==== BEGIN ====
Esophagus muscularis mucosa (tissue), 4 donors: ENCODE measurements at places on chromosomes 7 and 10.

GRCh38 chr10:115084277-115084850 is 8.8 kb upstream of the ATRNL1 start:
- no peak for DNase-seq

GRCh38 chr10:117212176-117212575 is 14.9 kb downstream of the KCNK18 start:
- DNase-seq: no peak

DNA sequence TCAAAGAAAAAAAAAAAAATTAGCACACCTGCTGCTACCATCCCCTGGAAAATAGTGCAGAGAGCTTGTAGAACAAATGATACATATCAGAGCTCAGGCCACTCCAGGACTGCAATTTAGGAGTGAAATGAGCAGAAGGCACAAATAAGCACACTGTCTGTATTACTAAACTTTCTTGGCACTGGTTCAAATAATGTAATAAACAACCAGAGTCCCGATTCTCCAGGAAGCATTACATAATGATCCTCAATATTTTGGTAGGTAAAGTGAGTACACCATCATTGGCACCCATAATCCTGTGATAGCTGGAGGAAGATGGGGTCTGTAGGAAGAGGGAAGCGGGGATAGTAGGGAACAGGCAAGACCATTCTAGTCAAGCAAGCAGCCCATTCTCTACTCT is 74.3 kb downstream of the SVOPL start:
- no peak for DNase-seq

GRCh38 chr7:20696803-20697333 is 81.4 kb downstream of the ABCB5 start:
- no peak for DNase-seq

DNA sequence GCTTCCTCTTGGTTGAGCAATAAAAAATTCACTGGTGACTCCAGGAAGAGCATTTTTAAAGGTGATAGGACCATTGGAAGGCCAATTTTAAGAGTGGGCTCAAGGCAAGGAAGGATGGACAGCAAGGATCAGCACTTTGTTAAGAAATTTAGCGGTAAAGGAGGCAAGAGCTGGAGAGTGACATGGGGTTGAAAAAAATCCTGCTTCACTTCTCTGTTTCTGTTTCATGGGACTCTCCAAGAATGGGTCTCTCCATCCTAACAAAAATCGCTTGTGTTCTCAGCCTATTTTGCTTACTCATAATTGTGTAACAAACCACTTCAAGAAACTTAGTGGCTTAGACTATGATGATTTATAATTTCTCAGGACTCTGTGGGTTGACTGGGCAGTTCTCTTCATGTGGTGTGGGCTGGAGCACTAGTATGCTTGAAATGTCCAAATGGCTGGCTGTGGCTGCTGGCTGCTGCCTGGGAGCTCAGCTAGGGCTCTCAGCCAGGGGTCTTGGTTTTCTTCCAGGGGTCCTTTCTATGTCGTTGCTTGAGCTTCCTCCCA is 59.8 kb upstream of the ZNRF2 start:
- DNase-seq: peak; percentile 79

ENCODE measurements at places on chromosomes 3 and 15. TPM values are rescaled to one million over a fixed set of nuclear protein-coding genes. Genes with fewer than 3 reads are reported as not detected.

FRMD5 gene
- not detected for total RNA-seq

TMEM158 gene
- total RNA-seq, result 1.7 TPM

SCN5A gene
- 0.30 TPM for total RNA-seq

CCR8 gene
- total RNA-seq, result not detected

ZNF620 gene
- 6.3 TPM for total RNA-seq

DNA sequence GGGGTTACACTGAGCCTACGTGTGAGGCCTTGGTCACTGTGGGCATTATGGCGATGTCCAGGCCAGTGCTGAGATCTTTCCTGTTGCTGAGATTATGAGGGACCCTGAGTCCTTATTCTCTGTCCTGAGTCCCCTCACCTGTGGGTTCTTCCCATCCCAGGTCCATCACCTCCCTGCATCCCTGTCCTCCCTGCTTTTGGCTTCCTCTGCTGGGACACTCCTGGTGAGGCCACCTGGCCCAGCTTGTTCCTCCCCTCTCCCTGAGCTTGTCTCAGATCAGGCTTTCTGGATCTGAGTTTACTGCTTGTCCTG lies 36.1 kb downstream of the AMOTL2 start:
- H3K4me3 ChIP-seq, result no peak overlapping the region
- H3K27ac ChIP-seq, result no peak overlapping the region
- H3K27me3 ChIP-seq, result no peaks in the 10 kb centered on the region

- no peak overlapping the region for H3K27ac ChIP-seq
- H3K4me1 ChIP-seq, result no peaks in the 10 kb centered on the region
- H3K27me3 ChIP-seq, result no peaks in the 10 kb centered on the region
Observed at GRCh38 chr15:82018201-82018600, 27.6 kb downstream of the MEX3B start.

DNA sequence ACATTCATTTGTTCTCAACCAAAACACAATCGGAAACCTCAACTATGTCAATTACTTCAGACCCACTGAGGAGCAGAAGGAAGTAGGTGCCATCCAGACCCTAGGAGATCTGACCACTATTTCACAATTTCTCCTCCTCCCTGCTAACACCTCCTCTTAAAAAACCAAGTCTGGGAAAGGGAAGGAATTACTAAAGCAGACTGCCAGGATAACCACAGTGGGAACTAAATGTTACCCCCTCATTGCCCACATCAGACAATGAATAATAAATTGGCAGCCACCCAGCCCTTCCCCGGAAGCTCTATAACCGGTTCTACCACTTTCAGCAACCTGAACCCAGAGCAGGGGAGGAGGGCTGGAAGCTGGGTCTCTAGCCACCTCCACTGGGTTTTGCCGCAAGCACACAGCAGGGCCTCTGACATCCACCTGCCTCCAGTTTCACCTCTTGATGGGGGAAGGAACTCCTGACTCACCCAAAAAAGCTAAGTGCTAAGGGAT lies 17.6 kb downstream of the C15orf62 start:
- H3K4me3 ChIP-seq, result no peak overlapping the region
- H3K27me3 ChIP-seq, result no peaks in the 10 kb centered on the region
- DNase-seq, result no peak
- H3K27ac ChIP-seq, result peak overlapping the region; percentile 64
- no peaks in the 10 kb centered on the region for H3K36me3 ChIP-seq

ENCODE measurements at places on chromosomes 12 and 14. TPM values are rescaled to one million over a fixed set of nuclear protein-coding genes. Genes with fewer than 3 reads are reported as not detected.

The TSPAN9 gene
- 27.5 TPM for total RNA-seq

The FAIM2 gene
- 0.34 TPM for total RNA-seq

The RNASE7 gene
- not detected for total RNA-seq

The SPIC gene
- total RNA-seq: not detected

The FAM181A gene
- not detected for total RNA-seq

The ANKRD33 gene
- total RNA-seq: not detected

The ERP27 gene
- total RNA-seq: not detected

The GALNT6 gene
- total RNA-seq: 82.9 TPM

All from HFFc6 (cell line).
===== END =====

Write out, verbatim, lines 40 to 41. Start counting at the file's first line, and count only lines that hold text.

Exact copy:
The FAIM2 gene
- 0.34 TPM for total RNA-seq